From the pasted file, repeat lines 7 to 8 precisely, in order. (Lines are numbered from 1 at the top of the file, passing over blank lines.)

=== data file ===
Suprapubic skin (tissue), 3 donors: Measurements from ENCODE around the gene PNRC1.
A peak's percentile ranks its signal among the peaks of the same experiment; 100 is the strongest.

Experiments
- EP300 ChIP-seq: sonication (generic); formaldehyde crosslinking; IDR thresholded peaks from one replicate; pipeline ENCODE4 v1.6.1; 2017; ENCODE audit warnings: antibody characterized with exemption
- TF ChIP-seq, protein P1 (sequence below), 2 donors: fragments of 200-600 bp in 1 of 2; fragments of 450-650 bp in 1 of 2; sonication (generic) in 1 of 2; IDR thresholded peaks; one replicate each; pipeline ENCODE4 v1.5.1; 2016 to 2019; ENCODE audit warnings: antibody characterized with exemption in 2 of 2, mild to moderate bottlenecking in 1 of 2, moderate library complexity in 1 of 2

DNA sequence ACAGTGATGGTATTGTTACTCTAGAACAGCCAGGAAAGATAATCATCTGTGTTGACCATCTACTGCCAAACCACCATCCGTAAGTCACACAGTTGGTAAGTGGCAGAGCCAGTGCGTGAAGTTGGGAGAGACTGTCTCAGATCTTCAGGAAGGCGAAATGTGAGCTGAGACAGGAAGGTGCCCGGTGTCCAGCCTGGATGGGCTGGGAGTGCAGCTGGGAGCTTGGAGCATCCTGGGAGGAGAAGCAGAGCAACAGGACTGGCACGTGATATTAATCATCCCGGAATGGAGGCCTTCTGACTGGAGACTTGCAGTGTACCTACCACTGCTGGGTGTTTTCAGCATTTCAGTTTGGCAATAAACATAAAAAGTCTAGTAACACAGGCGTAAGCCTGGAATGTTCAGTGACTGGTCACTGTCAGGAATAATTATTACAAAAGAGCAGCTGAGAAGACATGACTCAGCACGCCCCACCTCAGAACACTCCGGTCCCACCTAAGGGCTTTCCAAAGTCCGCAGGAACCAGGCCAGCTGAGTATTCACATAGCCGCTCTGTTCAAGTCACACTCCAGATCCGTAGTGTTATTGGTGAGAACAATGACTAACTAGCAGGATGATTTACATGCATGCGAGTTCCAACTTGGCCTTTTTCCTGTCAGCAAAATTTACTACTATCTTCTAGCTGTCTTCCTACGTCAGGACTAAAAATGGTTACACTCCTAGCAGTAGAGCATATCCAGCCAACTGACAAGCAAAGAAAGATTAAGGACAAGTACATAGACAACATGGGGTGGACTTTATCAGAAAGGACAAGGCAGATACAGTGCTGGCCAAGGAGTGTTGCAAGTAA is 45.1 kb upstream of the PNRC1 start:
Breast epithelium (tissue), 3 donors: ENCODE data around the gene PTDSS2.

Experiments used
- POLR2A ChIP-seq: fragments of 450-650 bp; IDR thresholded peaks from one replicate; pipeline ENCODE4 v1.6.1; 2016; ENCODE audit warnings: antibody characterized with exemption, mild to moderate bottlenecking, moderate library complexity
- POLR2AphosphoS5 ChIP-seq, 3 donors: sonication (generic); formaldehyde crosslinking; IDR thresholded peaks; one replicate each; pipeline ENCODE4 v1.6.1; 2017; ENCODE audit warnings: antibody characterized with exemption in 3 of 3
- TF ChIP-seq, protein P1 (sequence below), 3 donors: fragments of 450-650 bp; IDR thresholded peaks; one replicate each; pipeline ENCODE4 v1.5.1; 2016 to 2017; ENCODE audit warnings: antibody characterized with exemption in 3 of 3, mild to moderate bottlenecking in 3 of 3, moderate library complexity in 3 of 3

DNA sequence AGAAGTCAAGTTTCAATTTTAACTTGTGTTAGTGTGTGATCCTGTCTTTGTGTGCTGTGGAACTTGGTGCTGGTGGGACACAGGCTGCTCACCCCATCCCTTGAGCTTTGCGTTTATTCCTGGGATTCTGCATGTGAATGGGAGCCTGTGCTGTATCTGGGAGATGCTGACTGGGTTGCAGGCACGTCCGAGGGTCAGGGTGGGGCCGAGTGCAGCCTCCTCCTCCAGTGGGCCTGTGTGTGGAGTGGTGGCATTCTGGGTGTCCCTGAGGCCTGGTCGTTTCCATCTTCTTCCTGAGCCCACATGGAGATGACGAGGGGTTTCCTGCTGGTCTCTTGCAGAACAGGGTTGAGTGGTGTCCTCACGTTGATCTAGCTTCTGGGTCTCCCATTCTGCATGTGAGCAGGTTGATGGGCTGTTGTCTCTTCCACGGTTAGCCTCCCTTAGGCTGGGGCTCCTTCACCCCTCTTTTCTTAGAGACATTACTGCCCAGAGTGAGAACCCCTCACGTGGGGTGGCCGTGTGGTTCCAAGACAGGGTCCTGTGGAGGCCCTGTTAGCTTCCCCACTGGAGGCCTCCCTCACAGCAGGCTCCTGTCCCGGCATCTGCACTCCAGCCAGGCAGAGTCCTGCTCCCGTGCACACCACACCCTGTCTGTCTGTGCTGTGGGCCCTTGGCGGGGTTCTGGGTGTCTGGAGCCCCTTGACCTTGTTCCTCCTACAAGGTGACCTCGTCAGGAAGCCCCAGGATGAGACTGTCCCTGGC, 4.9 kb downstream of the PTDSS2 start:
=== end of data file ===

Breast epithelium (tissue), 3 donors: ENCODE data around the gene PTDSS2.

Experiments used